|Michael Bloomberg said he might lend his support to a candidate who takes an independent approach. (Associated Press/File)|
NEW YORK - After two years of playing coy about his presidential ambitions, Mayor Michael Bloomberg says he will not run for president as an independent, declaring in a newspaper editorial that he might lend his support to a candidate who "takes an independent, nonpartisan approach."
The 66-year-old billionaire businessman, who aides had said was prepared to spend $1 billion on his own campaign, wrote in a
"I listened carefully to those who encouraged me to run," Bloomberg wrote, "but I am not - and will not be - a candidate for president."
Bloomberg, who grew up in Medford, Mass., has two years left in his second term at City Hall. He had publicly denied any interest in running for president since a political adviser planted the seed two years ago.
But his denials grew weaker in recent months as aides and supporters quietly began laying the groundwork for a third-party campaign.
Among his biggest obstacles was getting on the ballot, a process that varies significantly from state to state and would have required him to obtain hundreds of thousands of signatures according to a timetable whose first key date is March 5.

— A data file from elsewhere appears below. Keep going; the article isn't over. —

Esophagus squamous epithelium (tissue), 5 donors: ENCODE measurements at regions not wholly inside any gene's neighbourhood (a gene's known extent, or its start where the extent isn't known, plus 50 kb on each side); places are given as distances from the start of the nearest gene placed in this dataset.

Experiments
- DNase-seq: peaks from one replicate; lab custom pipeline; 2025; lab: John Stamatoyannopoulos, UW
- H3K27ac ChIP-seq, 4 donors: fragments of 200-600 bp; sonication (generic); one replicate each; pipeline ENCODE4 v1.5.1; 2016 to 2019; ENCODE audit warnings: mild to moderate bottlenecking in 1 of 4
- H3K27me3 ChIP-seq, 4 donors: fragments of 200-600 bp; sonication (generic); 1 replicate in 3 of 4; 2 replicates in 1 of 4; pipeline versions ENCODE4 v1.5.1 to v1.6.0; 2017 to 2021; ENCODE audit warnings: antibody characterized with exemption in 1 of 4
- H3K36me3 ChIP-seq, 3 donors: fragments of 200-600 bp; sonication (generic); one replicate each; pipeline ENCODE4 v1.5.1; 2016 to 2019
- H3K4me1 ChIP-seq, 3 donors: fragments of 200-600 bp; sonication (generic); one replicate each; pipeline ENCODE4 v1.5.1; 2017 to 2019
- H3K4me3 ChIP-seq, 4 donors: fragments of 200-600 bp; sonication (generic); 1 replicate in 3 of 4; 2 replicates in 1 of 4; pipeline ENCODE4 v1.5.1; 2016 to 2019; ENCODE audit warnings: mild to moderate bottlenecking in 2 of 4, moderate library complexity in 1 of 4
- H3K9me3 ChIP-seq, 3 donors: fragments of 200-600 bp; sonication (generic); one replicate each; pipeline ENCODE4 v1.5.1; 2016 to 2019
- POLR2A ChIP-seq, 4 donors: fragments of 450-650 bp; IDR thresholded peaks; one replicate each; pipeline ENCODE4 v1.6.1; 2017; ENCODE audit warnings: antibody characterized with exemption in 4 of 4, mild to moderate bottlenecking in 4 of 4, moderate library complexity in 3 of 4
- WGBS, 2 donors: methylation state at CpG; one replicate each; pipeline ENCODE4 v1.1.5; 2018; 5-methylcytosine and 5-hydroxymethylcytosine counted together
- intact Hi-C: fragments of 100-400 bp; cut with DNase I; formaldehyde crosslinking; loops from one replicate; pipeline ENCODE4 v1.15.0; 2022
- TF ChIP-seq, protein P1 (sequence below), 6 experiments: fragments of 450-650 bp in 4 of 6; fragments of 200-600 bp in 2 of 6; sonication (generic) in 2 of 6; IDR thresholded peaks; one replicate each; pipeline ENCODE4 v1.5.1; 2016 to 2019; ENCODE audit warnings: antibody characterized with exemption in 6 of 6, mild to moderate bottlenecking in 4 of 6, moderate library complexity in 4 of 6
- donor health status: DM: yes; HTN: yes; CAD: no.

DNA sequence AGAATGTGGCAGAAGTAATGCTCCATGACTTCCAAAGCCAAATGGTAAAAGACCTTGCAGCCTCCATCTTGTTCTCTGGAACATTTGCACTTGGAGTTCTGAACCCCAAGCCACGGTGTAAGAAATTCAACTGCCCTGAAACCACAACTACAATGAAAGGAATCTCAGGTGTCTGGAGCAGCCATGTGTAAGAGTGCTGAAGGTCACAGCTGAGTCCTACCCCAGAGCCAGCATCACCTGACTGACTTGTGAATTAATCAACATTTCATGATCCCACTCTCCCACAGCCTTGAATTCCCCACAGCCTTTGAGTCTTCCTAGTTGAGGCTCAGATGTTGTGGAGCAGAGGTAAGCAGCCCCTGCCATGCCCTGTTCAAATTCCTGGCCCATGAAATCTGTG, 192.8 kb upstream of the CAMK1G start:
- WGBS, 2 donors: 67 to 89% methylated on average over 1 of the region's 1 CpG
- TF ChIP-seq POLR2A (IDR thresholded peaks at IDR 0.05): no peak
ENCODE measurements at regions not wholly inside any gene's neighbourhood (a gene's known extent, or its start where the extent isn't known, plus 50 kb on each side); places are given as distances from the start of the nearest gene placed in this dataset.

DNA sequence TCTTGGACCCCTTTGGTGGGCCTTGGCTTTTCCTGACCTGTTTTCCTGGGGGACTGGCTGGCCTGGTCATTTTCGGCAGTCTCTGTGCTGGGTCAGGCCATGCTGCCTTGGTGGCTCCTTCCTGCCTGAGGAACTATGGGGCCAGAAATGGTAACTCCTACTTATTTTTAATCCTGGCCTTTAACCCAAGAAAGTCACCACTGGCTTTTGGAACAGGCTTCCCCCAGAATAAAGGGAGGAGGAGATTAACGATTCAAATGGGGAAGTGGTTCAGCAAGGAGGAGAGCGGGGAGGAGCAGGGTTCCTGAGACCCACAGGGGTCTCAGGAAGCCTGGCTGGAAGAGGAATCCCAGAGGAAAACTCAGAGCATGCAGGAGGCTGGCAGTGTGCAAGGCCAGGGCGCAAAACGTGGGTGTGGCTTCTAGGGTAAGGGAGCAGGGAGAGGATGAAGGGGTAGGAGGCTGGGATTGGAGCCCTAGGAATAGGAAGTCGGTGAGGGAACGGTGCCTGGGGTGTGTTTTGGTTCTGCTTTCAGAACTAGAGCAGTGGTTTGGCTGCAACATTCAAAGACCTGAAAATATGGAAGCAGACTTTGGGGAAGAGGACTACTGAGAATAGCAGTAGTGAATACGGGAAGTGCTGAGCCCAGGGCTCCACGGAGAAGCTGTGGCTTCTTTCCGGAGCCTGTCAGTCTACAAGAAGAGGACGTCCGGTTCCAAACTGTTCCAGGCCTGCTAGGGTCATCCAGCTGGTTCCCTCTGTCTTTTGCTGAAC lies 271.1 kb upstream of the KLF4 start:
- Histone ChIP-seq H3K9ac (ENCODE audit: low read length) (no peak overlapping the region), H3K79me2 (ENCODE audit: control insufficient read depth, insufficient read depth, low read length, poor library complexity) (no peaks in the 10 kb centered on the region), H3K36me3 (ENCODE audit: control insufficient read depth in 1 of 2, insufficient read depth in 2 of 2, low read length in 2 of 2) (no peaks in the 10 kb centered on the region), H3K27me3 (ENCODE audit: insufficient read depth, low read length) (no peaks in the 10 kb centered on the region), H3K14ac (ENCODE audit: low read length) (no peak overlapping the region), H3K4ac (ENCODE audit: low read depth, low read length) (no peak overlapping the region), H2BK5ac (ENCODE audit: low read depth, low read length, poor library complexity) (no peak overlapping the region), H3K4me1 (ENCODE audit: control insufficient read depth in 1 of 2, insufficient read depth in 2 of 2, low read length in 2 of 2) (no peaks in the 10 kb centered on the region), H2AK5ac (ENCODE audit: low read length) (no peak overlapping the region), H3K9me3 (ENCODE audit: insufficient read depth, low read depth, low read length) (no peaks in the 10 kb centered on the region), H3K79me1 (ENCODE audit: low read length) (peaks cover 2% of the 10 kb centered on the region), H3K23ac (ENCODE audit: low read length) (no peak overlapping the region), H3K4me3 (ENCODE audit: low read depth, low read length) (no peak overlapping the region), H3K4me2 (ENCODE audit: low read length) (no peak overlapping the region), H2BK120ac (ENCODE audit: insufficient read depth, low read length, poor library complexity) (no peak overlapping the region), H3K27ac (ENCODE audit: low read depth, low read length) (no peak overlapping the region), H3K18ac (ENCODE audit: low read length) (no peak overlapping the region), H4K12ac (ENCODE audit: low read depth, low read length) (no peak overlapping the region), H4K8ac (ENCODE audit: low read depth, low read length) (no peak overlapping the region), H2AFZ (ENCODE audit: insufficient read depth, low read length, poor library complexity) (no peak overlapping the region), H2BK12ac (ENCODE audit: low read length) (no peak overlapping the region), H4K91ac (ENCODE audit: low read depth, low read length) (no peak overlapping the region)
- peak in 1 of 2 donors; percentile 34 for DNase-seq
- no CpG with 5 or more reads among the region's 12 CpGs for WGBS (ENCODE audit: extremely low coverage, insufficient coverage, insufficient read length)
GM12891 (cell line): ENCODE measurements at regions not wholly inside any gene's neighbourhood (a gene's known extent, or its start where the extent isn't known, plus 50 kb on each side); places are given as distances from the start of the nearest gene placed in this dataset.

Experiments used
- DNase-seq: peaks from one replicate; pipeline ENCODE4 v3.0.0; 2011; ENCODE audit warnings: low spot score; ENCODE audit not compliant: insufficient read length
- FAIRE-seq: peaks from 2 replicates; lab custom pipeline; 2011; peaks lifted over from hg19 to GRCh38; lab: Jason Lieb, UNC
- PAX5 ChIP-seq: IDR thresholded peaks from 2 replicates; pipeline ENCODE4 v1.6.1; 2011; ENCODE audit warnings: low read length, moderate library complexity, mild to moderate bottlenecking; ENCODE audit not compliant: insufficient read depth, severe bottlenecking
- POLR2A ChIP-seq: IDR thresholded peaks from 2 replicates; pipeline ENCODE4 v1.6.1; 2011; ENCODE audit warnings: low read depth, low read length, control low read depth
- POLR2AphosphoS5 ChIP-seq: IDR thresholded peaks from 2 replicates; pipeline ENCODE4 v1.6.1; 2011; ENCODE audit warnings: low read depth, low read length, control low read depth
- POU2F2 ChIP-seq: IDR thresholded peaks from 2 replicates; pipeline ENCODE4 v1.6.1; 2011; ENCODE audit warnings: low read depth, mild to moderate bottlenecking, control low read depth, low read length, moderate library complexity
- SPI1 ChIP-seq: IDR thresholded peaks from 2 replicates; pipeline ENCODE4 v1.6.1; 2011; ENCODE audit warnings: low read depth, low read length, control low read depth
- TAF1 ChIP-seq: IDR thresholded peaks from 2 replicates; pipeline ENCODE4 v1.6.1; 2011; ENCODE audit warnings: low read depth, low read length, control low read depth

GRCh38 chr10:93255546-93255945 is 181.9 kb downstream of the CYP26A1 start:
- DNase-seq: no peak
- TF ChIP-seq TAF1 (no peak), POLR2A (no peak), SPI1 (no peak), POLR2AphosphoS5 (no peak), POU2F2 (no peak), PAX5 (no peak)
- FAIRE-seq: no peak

Bloomberg's preparation for a presidential bid was extensive. The work included mass polling and nationwide data collection to determine his viability as a candidate.
Associates had said in recent days that Senator Barack Obama's rise in the Democratic contest against Senator Hillary Clinton was increasingly diminishing the chance that Bloomberg would run.
In the Times editorial, posted online last night, Bloomberg wrote that while he is not running, the race is too important for him to stay completely out.
"And so I have changed my mind in one area," he said. "If a candidate takes an independent, nonpartisan approach - and embraces practical solutions that challenge party orthodoxy - I'll join others in helping that candidate win the White House."
Putting his endorsement - and wealth - behind a candidate could make a significant difference. And Bloomberg, a Democrat-turned-Republican-turned-independent, has ties to Obama, Clinton, and Republican Arizona Senator John McCain.
Lewis, a Democratic congressman from Atlanta, is the most prominent black leader to defect from Clinton's campaign. He also is a superdelegate who gets a vote at this summer's national convention in Denver.
Two weeks ago, he had said he was planning to switch his vote as a superdelegate to Obama. He formally endorsed the Illinois senator yesterday.
"I will release my tax returns," Clinton said during a debate Tuesday night with Democratic rival Barack Obama. "I have consistently said I will do that once I become the nominee, or even earlier."
Pressed about the timing of releasing her tax returns, campaign aides were more reticent, indicating that Clinton would not release the sensitive financial data during a hotly contested primary, but only at tax-filing time.
The debate drew 7.8 million viewers, making it the third-rated debate this political season.